Gamification: Cybersecurity's secret spice for effective employee training
Security is only as strong as its weakest link, and for many organisations human fallibility is that weakest link. Whether by accident or by malicious intent, employees are often targeted because they have access to sensitive information - at least according to Palo Alto Networks.
“Successful attacks often involve poor processes and exploit human tendencies. To reduce an organisation’s threat surface, the focus of regular employee training needs to shift from reaction to prevention. Companies need to put themselves ahead of emerging threats," comments Sean Duca, Palo Alto Networks' VP and regional chief security officer for Asia Pacific.
He believes it's a matter of engaging employees through education - and that education must be much more than pure compliance-driven approaches.Those approaches are not interesting or personal enough, he says.
“Businesses should focus on educating employees on how to protect their personal data, therefore encouraging employees to enact further security-orientated practices in the workplace," he explains.
So how do organisations engage employees more with the education process? The company suggests gamification is a good way to get employees on board.
Gamification, in which security education programs can use gaming mechanics in a non-gaming context, combine the 'excitement of games' with other activities that traditionally might not be as entertaining. Palo Alto Networks says that competition and rewards are also helping to make gamification popular across a wide range of industries.
The company suggests there are two main ways to use gamification to address cybersecurity in their organisation: 1. Develop exciting and engaging training exercises for employees Gamification can help businesses show their employees how to avoid cyber attacks and also to learn about software vulnerabilities.
“Gamifying will help make the training process more exciting and engaging for employees, increasing employee awareness of cybersecurity practices, including how to deal with attacks correctly," Duca says.
PwC is one organisation that uses gamification in its security programs. It launched 'Game of Threats', in which executives compete against each other in real-world cybersecurity scenarios. As attackers, they can choose the tactics, methods and skills of attack, while defenders can develop defence strategies, technology investment and talent investment to respond to the attack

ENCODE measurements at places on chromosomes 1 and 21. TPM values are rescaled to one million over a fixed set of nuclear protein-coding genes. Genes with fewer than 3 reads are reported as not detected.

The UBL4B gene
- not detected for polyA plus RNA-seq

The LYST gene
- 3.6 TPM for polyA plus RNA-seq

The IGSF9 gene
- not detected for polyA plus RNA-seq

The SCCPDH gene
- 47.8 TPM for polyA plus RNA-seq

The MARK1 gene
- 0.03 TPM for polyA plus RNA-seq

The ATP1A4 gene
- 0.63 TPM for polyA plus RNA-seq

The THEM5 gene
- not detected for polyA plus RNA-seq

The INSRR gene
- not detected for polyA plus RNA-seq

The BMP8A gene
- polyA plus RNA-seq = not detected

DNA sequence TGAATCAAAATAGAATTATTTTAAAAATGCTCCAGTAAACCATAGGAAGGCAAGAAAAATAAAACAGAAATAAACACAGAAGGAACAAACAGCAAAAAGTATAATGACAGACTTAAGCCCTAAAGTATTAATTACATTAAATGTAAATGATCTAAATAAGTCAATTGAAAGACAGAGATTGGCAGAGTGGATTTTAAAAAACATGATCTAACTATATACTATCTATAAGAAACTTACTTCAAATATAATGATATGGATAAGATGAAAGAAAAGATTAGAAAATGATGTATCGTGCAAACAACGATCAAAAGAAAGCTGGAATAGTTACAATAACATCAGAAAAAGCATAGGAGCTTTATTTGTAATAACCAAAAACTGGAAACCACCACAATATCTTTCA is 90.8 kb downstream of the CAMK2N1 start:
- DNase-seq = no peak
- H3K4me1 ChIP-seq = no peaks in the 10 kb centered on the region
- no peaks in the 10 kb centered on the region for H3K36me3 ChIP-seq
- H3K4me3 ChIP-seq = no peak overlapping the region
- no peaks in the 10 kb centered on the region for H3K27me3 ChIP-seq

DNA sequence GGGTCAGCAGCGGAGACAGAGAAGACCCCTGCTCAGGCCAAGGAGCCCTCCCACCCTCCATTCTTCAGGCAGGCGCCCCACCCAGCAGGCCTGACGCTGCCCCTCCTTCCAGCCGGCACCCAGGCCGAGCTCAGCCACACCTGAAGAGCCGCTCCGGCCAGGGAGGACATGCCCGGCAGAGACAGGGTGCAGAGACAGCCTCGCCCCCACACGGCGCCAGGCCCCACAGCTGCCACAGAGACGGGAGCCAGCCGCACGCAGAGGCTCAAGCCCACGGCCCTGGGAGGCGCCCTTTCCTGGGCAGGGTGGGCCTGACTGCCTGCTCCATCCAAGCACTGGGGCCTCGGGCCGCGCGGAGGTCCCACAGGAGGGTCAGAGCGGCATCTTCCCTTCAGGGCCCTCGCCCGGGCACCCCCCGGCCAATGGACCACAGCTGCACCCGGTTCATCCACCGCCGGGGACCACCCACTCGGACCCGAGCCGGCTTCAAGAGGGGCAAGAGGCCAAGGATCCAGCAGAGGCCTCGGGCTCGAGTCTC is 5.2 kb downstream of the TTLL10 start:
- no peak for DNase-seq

According to PwC, the game shows training, company preparedness and what security teams face every day.
2. Include incentives and rewards
Working under pressure and deadlines can make employees more prone to overlooking their company's security policies. Sometimes those employees make mistakes. According to Palo Alto, organisations can lighten the load by including rewards.
“Gamification lets businesses reward those employees who follow security procedures and adhere to the correct security guidelines, which will further promote good behaviour. This may take the form of employees receiving a badge or recording points, which are then displayed on a scoreboard for the office to follow. In some organisations, after employees reach specific milestones, they are presented with material rewards such as a gift voucher," Duca explains.
One way to do this is by running fake phishing exercises, known as 'PhishMe' campaigns. Phishing emails can be regularly sent across the organisation, testing employees' responses and actions. According to Palo Alto, this can be an effective way to train employees on better email security.
“This system also allows for the identification of those who display poor behaviour within gamification and may result in the employee needing to complete further cybersecurity training. Recognising and rewarding employees when they do the correct thing leads to continued positive behaviour, motivating employees to undertake safe practices and resulting in a more cyber secure working environment," Duca concludes.